Regional Structure and Stratigraphy of Sierra El Aliso, Central Sonora, Mexico
Sierra El Aliso
Geology -- Mexico -- Sierra El Aliso
Geology, Structural -- Mexico -- Sonora (State)
Committee ChairConey, Peter J.
MetadataShow full item record
PublisherThe University of Arizona.
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AbstractAssemblages of Paleozoic age and less significant Triassic and possibly Cretaceous-Tertiary volcanic rocks constitute the Sierra El Aliso, 186 km east-southeast of Hermosillo, Sonora. The Paleozoic section consists of approximately 2000 m of allochthonous Ordovician to Permian pelagic and hemipelagic deposits that accumulated in continental slope, continental rise and ocean floor (?) environments. The lower Paleozoic is characterized by graptolitic black shale and radiolarian chert, quartzite, argillite and local limestone. The upper Paleozoic is predominantly turbidite carbonates rich in benthonic foraminifera, and conodont faunas, subordinate bedded chert, siltstone, sandstone and chert-clast conglomerate. After Early Permian time, but prior to the deposition of the Late Triassic Barranca Group the Paleozoic section was imbricated along south-southeast vergent thrust faults. The Triassic rocks unconformably overlie the Paleo-zoic strata and all thrust faults. The Triassic and older rocks are overlain by the Cretaceous-Tertiary volcanics.
Degree ProgramGraduate College
Degree GrantorUniversity of Arizona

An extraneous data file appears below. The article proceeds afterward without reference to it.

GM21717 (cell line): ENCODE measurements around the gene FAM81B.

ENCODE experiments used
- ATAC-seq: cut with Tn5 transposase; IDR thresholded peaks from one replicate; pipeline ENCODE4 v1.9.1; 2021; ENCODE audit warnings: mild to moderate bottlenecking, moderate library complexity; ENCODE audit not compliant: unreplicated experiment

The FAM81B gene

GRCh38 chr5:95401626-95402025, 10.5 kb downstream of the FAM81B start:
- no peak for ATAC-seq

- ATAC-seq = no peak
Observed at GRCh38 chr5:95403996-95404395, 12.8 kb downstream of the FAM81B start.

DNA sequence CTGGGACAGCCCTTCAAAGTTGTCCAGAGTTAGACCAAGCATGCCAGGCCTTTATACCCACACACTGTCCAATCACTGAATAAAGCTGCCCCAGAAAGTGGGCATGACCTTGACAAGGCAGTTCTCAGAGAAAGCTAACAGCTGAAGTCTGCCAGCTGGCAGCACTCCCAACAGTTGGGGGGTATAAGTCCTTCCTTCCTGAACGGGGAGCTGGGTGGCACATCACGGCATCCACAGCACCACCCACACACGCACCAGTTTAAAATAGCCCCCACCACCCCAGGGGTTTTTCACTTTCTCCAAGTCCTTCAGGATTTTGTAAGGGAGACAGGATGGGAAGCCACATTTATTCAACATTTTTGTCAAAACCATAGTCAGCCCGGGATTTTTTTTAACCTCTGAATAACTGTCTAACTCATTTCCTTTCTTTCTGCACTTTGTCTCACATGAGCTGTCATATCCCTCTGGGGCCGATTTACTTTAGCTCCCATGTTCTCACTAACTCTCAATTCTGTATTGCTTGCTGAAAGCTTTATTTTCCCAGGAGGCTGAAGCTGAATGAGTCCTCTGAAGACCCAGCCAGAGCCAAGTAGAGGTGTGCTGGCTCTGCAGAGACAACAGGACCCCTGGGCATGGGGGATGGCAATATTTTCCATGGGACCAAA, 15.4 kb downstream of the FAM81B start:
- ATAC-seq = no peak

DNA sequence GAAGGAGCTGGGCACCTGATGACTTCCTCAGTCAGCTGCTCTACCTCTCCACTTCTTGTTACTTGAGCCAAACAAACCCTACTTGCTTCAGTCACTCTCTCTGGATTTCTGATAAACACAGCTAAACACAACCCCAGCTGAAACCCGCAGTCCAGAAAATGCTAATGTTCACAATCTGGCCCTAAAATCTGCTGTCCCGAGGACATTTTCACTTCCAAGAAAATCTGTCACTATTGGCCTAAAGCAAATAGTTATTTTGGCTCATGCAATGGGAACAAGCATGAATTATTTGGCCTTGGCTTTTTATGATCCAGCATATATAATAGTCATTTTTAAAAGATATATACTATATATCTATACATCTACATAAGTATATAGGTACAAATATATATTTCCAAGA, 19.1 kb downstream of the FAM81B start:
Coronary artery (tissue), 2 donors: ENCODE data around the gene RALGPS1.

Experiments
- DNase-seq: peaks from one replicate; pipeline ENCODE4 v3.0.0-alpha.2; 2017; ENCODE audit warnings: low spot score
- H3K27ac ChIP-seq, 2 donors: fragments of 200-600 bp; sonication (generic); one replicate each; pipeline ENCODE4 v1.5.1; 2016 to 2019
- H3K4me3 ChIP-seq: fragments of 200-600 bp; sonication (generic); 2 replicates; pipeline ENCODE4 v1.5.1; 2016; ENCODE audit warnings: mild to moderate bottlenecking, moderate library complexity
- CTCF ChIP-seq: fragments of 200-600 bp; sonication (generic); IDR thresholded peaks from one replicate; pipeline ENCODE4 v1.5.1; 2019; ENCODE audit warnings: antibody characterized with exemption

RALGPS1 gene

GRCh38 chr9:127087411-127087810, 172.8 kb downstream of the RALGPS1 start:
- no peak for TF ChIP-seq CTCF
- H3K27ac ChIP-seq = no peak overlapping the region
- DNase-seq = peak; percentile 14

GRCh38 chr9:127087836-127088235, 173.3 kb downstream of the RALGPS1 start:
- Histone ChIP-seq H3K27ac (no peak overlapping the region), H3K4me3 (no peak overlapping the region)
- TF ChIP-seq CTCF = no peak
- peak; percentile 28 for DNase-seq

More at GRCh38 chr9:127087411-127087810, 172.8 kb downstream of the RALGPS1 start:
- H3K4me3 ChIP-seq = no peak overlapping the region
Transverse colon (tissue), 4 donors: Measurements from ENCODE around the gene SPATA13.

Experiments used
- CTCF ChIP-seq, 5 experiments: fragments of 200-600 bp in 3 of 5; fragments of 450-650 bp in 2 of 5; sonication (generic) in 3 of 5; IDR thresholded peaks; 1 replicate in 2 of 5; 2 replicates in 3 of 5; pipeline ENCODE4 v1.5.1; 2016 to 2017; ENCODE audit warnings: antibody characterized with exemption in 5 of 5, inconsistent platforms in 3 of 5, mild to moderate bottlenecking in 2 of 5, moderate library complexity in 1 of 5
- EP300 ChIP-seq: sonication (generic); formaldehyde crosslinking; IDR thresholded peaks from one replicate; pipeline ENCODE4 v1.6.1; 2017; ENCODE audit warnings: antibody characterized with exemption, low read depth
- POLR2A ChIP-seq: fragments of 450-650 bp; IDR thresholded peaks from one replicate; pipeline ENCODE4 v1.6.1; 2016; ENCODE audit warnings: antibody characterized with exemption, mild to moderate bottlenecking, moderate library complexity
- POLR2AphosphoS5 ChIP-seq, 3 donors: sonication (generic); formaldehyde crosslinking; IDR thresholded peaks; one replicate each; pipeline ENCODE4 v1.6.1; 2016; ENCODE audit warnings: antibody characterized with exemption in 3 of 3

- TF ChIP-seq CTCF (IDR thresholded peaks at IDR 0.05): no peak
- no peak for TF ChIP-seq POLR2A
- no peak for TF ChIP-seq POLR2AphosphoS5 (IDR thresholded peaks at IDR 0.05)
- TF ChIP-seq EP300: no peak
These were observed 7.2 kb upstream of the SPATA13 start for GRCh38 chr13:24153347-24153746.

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Radial Growth Losses in Douglas-Fir and White Fir Caused by Western Spruce Budworm in Northern New Mexico: 1700-1983Swetnam, Thomas W.; Laboratory of Tree-Ring Research, University of Arizona (Laboratory of Tree-Ring Research, University of Arizona (Tucson, AZ), 1985-10-31)Regional outbreaks of western spruce budworms (Choristoneura occidentalis Freeman) have recurred at least three times in northern New Mexico since the early 1920's when the U. S. Forest Service first began systematic forest-pest surveys and documentation (Lessard 1975, U. S. Forest Service documents). The current outbreak was first noticed in a small area on the Taos Indian Reservation in 1974, and since then the defoliated areas have increased in New Mexico and Arizona to more than 370,000 acres of Federal, Indian, State and private lands (Linnane 1984). Losses in timber values can generally be ascribed to radial growth loss, height growth loss, topkilling, reduced regeneration, and mortality (Carlson et al. 1983, Fellin et al. 1983). A damage assessment project was initiated in 1978 and was aimed at obtaining measurements of some of these losses in budworm infested stands on the Carson National Forest, New Mexico (Holland and Lessard 1979). A large data base has subsequently been developed, including yearly measurements on topkilling, mortality, defoliation, and insect population changes (Stein 1980, 1981, Stein and McDonnell 1982, Rogers 1984). A growth assessment study was undertaken in 1982 to determine the feasibility of using dendrochronological methods to identify the timing of past outbreaks and to quantify radial growth losses associated with budworm defoliation (Swetnam 1984). Results of this work showed that three major outbreaks during the twentieth century were clearly visible in the tree-ring samples obtained from currently infested trees. The radial growth of host trees was corrected for age, climate and other non-budworm environmental effects, and then growth losses were computed as a percentage of expected growth (Swetnam 1984). Additional collections were obtained in 1984 in order to expand the scope of the radial growth study. The objectives included 1) assessment of a larger number of tree -ring samples, 2) comparison of radial growth losses between the two primary host species - Douglas-fir (Pseudotsuga menziesii) and white fir (Abies concolor), 3) comparison of radial growth losses between age classes, and 4) analysis of the relationship between yearly measurements of defoliation, insect populations and radial growth. This report summarizes the findings of the above analyses. Increment core samples from the 1982 collections are included here, therefore this report supersedes the earlier report (Swetnam 1984). Information is also presented on observations derived from the dated tree-ring series on the timing of occurrence of known and inferred spruce budworm outbreaks for the past 284 years (1700- 1983). This is the longest record of spruce budworm occurrence yet developed for western North America.